Monday, February 4, 2013


It was a day of dominance for the fast bowlers – and not just with the ball – on the first day of the second under-19 Youth Test match between Coca-Cola South Africa and England at Boland Park, Paarl on Sunday.

An intriguing and fluctuating day of cricket saw South Africa make 228 all out and then England reply with 52/3.

At one stage the home side was 149/9 before Jan Frylinck and Kagiso Rabada sparked an inspirational fightback with a last-wicket stand of 79. The pair then took a wicket each when they shared the new ball.

Rabada was hugely impressive, beating and bowling one opening batsman with pace and hitting the other on the body. He might have had another bowled victim but for a no ball.

As for Frylinck, he has hardly played cricket in the last two months after suffering a hamstring injury and he was also mightily impressive.

England captain Oli Stone picked up a five-wicket haul as England dominated the morning session and at one stage had figures of 5/18 in 18 overs. Having also broken the back of the South African top order in the first Test at Sahara Park Newlands he has had an outstanding series to date.

South Africa had won the toss on what looked like a good day for batting but found themselves 8/4 at the end of the ninth over. By then Stone had taken three wickets for four runs in five overs, four of which were maidens. He had only conceded two scoring strokes in his opening over.

He set the tone by bowling Murray Coetzee with the second ball of the match and, with Gavin Griffiths, also taking a wicket, the home side found themselves in deep trouble.

Worse was to follow when captain Diego Rosier was unnecessarily run out. South African collapsed to 54 for six after 29 overs before the only remaining specialist batsman, Vassilli Orros, led a recovery with Vincent Moore in a partnership that added 91 invaluable runs in 29 overs.

As often happens, it took the part-time spin of Jonathan Tattersall to break the partnership after Orros had made 69 off 109 balls (11 fours). He impressed with his driving down the ground.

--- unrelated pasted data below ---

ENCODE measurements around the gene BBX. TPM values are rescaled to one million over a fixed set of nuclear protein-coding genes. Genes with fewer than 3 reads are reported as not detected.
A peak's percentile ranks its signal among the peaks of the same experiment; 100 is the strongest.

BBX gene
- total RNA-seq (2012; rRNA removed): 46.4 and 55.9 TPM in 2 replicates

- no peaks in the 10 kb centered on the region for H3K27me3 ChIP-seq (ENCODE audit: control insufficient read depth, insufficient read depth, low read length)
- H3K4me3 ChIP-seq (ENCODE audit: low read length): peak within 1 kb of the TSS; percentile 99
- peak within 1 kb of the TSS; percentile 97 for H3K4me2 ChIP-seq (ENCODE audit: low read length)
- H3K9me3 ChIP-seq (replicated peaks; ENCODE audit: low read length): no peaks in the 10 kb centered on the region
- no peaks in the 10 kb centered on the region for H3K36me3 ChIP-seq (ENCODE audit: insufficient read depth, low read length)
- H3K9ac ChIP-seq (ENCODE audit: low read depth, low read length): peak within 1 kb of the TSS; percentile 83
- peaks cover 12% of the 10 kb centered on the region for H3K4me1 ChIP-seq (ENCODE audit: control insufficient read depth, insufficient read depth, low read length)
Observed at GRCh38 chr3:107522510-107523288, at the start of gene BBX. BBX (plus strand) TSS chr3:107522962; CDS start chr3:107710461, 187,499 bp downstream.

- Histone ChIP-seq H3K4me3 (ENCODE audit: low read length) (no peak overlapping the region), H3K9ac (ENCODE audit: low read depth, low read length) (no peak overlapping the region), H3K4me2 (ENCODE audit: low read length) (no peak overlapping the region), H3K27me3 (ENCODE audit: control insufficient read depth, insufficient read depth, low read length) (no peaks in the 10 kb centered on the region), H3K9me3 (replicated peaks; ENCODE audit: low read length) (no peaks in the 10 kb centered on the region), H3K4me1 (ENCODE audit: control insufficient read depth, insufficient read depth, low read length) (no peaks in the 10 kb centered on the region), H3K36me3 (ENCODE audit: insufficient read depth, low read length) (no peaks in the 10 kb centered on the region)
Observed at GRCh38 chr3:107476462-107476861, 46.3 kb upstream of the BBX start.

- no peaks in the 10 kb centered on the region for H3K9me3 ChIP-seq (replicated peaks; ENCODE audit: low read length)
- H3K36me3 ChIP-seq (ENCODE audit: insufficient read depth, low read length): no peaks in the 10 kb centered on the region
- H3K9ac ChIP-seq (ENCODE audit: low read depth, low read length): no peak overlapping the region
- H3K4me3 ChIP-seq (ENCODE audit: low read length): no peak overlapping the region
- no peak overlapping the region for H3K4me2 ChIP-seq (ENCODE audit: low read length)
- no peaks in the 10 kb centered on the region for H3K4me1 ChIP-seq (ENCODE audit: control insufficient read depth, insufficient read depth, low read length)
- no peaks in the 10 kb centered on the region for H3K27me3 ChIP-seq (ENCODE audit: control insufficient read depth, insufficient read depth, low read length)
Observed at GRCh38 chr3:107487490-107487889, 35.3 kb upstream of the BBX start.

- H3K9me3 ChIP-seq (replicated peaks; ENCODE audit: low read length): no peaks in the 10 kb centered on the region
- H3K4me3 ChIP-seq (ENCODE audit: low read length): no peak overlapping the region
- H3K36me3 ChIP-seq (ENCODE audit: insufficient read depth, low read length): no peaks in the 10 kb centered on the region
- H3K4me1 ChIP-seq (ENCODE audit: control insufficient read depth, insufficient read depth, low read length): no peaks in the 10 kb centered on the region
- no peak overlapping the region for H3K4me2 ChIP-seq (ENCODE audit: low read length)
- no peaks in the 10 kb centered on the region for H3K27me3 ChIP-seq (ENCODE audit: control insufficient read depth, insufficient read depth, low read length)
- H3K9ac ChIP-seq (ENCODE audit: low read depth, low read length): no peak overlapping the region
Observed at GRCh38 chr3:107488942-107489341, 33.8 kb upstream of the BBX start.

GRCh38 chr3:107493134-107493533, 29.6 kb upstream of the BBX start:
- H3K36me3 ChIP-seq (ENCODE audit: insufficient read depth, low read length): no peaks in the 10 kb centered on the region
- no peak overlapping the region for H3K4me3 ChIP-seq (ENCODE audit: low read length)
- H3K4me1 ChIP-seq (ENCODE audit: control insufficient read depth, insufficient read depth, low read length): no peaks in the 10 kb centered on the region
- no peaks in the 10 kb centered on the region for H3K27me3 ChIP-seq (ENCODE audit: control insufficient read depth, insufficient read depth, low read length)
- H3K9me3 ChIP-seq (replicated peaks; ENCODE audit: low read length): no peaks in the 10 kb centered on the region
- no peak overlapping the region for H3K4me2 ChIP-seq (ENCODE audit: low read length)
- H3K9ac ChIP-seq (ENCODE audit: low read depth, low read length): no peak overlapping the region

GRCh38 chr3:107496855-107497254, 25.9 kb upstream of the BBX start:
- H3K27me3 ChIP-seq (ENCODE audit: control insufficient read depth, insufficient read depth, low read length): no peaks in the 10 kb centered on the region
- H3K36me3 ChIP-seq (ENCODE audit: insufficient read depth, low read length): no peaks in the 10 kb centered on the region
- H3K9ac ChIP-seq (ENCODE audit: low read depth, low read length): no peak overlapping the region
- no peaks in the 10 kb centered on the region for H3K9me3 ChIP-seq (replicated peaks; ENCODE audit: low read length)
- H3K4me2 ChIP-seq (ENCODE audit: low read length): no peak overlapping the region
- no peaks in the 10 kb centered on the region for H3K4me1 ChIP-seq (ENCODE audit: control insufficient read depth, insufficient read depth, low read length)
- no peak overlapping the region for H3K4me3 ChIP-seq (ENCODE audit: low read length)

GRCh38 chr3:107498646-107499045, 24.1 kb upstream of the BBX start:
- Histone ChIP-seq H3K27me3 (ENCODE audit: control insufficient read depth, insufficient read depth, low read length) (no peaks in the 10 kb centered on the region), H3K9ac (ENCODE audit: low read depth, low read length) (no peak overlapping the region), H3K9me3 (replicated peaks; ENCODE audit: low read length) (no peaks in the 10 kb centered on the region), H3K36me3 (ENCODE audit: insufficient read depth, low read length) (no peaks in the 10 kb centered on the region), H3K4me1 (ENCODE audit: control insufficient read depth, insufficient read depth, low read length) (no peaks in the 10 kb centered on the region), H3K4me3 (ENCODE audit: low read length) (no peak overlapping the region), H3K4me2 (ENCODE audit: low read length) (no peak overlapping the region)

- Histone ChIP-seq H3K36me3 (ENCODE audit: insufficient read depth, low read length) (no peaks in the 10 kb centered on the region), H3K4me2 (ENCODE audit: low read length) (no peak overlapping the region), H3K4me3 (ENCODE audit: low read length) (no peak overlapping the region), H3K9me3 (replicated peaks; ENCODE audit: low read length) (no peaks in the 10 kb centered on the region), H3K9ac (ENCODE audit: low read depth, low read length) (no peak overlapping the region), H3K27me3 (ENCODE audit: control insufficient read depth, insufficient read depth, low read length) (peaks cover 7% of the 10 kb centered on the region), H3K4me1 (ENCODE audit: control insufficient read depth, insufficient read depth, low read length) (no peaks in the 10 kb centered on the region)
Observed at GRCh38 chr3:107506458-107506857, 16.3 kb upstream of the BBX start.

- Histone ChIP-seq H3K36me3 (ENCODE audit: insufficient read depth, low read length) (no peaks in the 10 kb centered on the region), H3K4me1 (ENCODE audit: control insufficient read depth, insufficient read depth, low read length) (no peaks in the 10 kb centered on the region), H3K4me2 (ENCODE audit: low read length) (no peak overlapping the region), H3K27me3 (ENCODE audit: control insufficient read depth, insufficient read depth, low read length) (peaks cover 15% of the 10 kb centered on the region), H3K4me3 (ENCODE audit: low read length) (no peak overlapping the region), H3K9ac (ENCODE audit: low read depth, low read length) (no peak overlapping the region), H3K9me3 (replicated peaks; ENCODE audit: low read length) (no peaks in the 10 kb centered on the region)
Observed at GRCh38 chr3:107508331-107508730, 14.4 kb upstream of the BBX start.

Moore fell immediately afterwards to give Stone a well-deserved fifth wicket. He had the remarkable figures of 5/18 in 18 overs.

At 149/9 the innings looked all but over. The last-wicket pair, however, of Jan Frylinck and Kagiso Rabada, both making their youth Test debuts, responded with a partnership of 79 at a rate of almost five to the over.

They caused the tea interval to be delayed by almost half-an-hour and got South Africa to a respectable 228 all out. It was a partnership of resilience, exuberance and no little skill by two players who looked a great deal better than a No. 10 and 11. The two left-handers took the attack to all the England bowlers, including Stone.

Frylinck excelled on the pull and cut while Rabada hit a succession of quality cover drives. He produced two of these off successive balls from the leg-spinner, Tattersall, and then deposited the next ball, a no ball, into the advertising board at deep midwicket.

The pair hit 11 fours and a six between them and gave South Africa good momentum, heading into a shortened last session of a minimum of 20 overs.

In spite of the late onslaught Stone still finished with outstanding figures of 5/31 in 21 overs.

Frylinck and Rabada carried on the good work when they opened the bowling, dismissing two batsmen quickly before England regrouped to reach 52/3 by the close.


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